Friday, March 8, 2013



President Barack Obama, flanked by House Speaker John Boehner of Ohio, left, and Senate Majority Leader Harry Reid of Nev., speaks to reporters in the Roosevelt Room of the White House in Washington, Friday, Nov. 16, 2012, as he hosted meeting of the bipartisan, bicameral leadership of Congress to discuss the deficit and economy. (AP Photo/Carolyn Kaster)

*  Special thanks to "The Washington Post", "Google Images", "",
and "".


[si-kwes-ter] Show IPA
verb (used with object)
to remove or withdraw into solitude or retirement; seclude.
to remove or separate.
Law. to remove (property) temporarily from the possession of the owner; seize and hold, as the property and income of a debtor, until legal claims are satisfied.
International Law. to requisition, hold, and control (enemy property).

1350–1400; Middle English sequestren < Latin sequestrāre to put in hands of a trustee, derivative of sequester trustee, depositary 

by Felicity Blaze Noodleman

I'm Felicity and I write about politics and Government spending for the "Noodleman Group"!  If there is one thing we are able to count on from the Democrats in Washington it is that; what ever they are doing it will cost us more in taxes, lies, wasteful spending and a pay raise for themselves while they are violating every ones civil and Constitutional rights.  

Once again Democrats are wrangling with budget cuts they voted for in dealing with the massive "$$Trillion$$" dollar deficit.  Democrats are clearly to blame for creating this deficit with wasteful spending, lack of oversight with their overinflated programs of every sort.  We; the tax payers are handed the bill with interest which is astronomical.  Our grandchildren will still be paying for this mess debt until they die!

This strange phenomenon is being referred to as the "Sequester" or "Sequestration".  Have you heard about it yet?   Many are bewildered by this name at first but eventually learn through the media that the “Sequester” has something to do with the Federal Budget.  But wait a minute you might think to yourself, didn’t we just get over the “Physical Cliff” crisis in January?  This should make us all wonder just what is going on in Congress and the Oval Office. This is where we will begin this week’s article!

 Government budget cuts will have a big impact on
Federal Government employees.

The Federal Budget and its deficit seems to remind me of a revolving credit card account.  As this card acquires more spending and adjustments to the cards payment plan, it is being financed by more and yet more interest.  Very high interest.   In essence, the account just keeps spinning round and round and out of control  . . .  what could happen next is anybody’s guess!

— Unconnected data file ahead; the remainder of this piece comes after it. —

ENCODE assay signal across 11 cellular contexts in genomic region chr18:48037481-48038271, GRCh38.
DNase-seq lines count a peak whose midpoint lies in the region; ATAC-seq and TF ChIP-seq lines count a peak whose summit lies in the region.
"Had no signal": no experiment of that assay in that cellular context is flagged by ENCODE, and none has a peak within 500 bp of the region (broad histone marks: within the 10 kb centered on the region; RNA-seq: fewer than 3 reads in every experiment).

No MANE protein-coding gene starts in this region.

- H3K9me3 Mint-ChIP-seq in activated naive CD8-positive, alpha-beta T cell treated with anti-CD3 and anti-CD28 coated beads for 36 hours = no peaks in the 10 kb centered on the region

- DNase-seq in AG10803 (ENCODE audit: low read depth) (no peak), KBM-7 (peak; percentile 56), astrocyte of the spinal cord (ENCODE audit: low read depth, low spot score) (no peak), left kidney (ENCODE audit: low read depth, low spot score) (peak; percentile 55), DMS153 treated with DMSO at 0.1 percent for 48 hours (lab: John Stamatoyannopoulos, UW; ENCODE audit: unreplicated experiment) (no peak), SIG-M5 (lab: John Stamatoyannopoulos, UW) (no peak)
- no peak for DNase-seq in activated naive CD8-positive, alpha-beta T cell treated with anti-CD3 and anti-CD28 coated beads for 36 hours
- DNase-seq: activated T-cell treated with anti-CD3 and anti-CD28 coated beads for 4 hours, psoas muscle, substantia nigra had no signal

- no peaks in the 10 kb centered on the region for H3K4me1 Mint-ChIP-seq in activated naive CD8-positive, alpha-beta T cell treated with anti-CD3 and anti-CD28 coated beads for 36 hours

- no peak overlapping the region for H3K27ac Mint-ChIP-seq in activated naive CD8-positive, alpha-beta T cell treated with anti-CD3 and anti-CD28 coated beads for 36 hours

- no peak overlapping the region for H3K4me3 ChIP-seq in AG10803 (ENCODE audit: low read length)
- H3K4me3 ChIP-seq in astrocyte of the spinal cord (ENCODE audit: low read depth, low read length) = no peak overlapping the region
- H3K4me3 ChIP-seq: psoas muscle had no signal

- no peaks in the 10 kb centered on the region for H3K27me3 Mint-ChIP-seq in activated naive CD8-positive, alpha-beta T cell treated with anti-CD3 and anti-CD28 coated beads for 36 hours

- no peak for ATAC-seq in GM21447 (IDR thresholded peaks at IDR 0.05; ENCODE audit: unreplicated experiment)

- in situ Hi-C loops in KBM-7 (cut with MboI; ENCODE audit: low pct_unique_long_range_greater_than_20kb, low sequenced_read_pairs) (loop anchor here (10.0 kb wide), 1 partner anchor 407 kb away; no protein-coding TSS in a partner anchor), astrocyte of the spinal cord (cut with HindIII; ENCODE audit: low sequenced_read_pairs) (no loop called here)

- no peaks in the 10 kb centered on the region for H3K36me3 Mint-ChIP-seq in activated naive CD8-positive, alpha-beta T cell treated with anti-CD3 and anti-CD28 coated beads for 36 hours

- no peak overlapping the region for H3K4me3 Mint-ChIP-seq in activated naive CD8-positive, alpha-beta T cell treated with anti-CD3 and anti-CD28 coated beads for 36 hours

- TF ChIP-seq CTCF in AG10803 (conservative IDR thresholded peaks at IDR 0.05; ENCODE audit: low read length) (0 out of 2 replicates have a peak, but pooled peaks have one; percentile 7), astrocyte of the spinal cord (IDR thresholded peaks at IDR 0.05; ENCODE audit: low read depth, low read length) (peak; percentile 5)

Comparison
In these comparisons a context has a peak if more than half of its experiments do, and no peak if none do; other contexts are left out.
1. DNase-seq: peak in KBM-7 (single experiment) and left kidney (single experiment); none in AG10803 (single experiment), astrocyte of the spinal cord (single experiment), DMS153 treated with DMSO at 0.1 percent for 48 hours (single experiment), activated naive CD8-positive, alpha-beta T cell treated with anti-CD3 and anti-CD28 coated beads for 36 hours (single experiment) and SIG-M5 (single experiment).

Now just for the record:  Do you ever remember hearing anything like “Congress controls the "Power of the Purse” when you studied “American Civics” in school?  What this expression means is that Congress has complete power over how the moneys of the US Government are handled.  That’s it and that’s all!  The President no matter what his political ideology has to work with Congress to get the kind of budget he and his party want.  

The President signs or declines the budget which the Congress may then review and amend but may pass a budget and the Presidents signature is required by law - that is with the proper votes in both houses of Congress.  Below is an article from Wikipedia explaining the fundamentals of Congressional spending using some recent historical examples of how this "Power of the Purse" and spending is controlled by Congress.

United States

The power of the purse plays a critical role in the relationship of the United States Congress and the President of the United States, and has been the main historic tool by which Congress can limit executive power. One of the most recent examples is the Foreign Assistance Act of 1974, which eliminated all military funding for the government of South Vietnam and thereby ended the Vietnam War. Other recent examples include limitations on military funding placed on Ronald Reagan by Congress, which led to the withdrawal of United States Marines from Lebanon.

Appropriation bills cannot originate in the Senate, but the Senate can amend appropriation bills that originate in the House.

The power of the purse in military affairs was famously subverted during the Iran-Contra scandal in the 1980s.  Congress denied further aid to the Contras in Nicaragua. Unwilling to accept the will of Congress, members of the Reagan Administration solicited private donations, set up elaborate corporate schemes and brokered illegal arms deals with Iran in order to generate unofficial funds that could not be regulated by Congress.

Presently, budget limitations and using the power of the purse form a controversial part of discussion regarding Congressional opposition to the Iraq War. On March 23, 2007, the U.S. House of Representatives passed a supplemental war budget that imposed a timeline on the presence of American combat troops in Iraq, but the legislation was not passed.

The power of the purse has also been used to compel the U.S. states to pass laws, in cases where Congress does not have the desire or constitutional power to make it a federal matter. The most well-known example of this is regarding the drinking age, where Congress passed a law to withhold federal funds for highways in any state that did not raise the age to 21. Congress was not allowed to pass the law itself because the 21st Amendment (which ended Prohibition in the U.S.) gave control of alcohol to the states. In 2009, Congress considered similar legislation regarding texting while driving.